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NJC, new policy guideline and burden of implementation

By Bridget Chiedu Onochie, Abuja
01 November 2016   |   3:47 am
The ceremony, which took place at the National Judicial Institute was performed personally by the Chief Justice of Nigeria (CJN) and Chairman of NJC, Justice Mahmud Mohammed.
Mahmud Mohammed

Mahmud Mohammed

The National Judicial Council (NJC) early last week unveiled a National Judicial Policy. While the policy, which is aimed at ensuring judicial reforms and harmonization of standards was said to have been ready since April, the unveiling ironically happened at a time the judicial arm of government is enmeshed in allegations of corruption and other professional misconduct. Some Nigerians received this coincident with mixed feelings.

However, the new policy was received with warmth by the nation’s legal luminaries who graced its public presentation. Some of those present at the event include former CJN, Justice Mohammed Uwais, Justice Walter Onnoghen, President of the Court of Appeal, Justice Zainab Bulkachuwa, Administrator of the NJI, Justice R. Bozimo as well as members of the National Assembly.

The ceremony, which took place at the National Judicial Institute was performed personally by the Chief Justice of Nigeria (CJN) and Chairman of NJC, Justice Mahmud Mohammed.

Some of the highlights include issues bordering on judicial appointments, discipline, code of conduct as well as case flow management.

Also given prominence are issues of transparency and anti-corruption as well as judicial independence.

The Policy with regards to judicial appointment stated that the process must be transparent, merit-based and skill-based.

It says: “A transparent and carefully designed appointment process is indispensable to an efficient and independent judiciary, able to command public confidence in the administration of justice and capable of promoting and protecting the rule of law and human rights.

“Every aspect of judicial appointment process should, therefore, be such as would command public respect and confidence that the best persons in terms of skill, learning, integrity and courage are appointed as judicial officers.”

The Policy would also ensure that lack of comparative seniority will no longer be an obstacle in the appointment of deserving candidates of high standard of integrity and excellence.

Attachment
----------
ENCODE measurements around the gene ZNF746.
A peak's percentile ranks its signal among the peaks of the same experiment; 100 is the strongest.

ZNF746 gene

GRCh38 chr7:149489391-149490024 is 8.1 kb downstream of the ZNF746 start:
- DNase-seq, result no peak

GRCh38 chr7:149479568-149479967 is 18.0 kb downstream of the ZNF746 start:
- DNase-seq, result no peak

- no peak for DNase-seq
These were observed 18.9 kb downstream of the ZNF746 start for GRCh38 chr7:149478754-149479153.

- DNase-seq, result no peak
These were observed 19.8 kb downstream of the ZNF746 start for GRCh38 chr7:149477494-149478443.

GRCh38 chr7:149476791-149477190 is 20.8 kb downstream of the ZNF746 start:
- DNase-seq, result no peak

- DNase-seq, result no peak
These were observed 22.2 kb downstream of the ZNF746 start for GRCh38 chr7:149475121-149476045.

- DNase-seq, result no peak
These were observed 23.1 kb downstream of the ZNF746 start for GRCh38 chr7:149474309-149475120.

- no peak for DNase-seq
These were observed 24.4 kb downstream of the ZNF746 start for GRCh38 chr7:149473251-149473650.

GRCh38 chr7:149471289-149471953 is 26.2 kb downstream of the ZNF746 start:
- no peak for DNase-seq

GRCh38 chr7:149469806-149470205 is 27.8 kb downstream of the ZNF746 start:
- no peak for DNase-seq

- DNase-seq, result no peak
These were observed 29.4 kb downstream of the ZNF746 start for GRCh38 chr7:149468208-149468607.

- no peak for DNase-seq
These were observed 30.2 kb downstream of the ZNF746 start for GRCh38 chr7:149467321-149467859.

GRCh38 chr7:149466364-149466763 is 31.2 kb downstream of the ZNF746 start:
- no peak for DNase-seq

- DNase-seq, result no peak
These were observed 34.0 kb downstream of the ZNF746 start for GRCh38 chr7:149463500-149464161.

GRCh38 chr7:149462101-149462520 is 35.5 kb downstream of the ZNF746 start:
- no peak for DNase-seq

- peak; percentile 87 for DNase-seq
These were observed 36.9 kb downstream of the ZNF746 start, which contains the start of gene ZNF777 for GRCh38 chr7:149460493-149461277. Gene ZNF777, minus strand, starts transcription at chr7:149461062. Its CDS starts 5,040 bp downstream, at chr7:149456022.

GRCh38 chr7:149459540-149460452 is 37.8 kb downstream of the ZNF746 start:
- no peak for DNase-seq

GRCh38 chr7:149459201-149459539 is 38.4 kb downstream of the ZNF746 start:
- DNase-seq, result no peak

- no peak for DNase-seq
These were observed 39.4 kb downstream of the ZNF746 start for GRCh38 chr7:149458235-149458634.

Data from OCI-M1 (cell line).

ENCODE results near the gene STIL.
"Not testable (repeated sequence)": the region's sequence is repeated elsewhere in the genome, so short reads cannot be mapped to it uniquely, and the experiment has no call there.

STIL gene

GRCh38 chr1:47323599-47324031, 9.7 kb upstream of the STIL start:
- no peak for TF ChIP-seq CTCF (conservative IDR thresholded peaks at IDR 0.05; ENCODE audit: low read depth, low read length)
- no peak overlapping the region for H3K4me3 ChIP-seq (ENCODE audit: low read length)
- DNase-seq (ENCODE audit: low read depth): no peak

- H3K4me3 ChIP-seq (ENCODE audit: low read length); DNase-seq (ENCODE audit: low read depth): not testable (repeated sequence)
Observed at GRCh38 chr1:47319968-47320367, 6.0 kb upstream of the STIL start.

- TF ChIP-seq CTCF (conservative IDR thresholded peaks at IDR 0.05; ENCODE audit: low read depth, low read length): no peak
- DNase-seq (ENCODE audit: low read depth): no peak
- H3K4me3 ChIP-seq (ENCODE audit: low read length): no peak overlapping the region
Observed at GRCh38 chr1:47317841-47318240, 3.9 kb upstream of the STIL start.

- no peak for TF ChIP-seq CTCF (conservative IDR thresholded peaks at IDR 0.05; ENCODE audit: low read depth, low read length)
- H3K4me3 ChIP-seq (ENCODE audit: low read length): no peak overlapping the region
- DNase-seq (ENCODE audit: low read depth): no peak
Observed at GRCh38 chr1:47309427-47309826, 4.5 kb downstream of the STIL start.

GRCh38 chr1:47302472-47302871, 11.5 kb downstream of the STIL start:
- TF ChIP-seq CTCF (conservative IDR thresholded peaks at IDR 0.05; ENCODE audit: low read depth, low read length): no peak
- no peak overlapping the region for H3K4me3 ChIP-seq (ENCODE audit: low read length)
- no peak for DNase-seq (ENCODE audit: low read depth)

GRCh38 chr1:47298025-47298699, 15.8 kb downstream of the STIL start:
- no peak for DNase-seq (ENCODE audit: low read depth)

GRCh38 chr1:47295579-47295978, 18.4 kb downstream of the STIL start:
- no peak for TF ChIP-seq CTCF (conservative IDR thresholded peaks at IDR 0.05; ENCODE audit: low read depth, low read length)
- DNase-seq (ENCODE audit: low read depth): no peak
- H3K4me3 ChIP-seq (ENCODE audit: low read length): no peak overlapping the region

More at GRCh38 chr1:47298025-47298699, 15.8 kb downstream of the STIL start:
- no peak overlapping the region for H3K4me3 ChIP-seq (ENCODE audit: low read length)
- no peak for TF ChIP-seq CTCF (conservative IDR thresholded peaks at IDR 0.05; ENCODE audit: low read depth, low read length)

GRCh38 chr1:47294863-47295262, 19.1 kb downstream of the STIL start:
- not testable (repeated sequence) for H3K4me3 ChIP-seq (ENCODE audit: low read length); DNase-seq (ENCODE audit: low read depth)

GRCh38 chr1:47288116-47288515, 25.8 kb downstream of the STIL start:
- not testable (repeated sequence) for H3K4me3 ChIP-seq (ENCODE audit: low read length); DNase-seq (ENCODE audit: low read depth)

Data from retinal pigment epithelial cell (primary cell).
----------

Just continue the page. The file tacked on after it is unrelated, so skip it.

Under the Judicial Code of Conduct, the new guideline bars Judges and Court employees from accepting gifts from other arms of government. It also insists that Judges must be accountable for public funds and property in their care and should be prudent in the management and use of resources.

On transparency and anti corruption, the Policy recognises the fact that the greatest and most damaging challenge to administration of justice is corruption. It therefore provides that tackling it must transcend mere exhortation and sentiments.

“The Policy therefore, will ensure that multifaceted streategies and guidelines that will ensure transparency in the administration of justice are put in place,” it stated.

These strategies include a working group that will study the workings of the judicial system and covering modalities of access to justice delivery as well as practices of court registrers and efficiency of services rendered to the public.

The CJN, Justice Mohammed told the gathering that the document was to provide principles and guidelines for tackling and dealing with issues affecting the smooth operations of the judiciary. He was very optimistic that the new Policy would herald a steady transformation of the Nigerian Judiciary.

According to him, the Policy was a meticulously considered and well drafted response to calls for judicial reform and harmonization of standards.

“I am therefore pleased to say that following great efforts by the Council, this policy will indeed tick the right boxes while launching this great institution, the Nigerian Judiciary, into a new level and trajectory that will signal the re-birth, re-invigoration and rededication to nobler values that distinguish us.

“The National Judicial Policy is borne out of the realization that the Nigerian Judiciary had been adversely affected by the absence of a clear, coordinated policy framework that defines its core morals, values, objects and aspirations.

“Such concerns have bordered upon the need to make qualitative and integrity driven dispensation of justice, which is transparent, honest and trustworthy, the hallmark of our transformed Judiciary,” he said.

According to him, the event was a milestone in the attainment of that noble quest. “As we seek to reposition our beloved Judiciary, the National Judicial Policy, which is the culmination of all guiding principles and ethics developed over our history, should act as a blue print and an all embracing tool for the enthronement of the highest ethical and institutional values in our Courts,” he stated.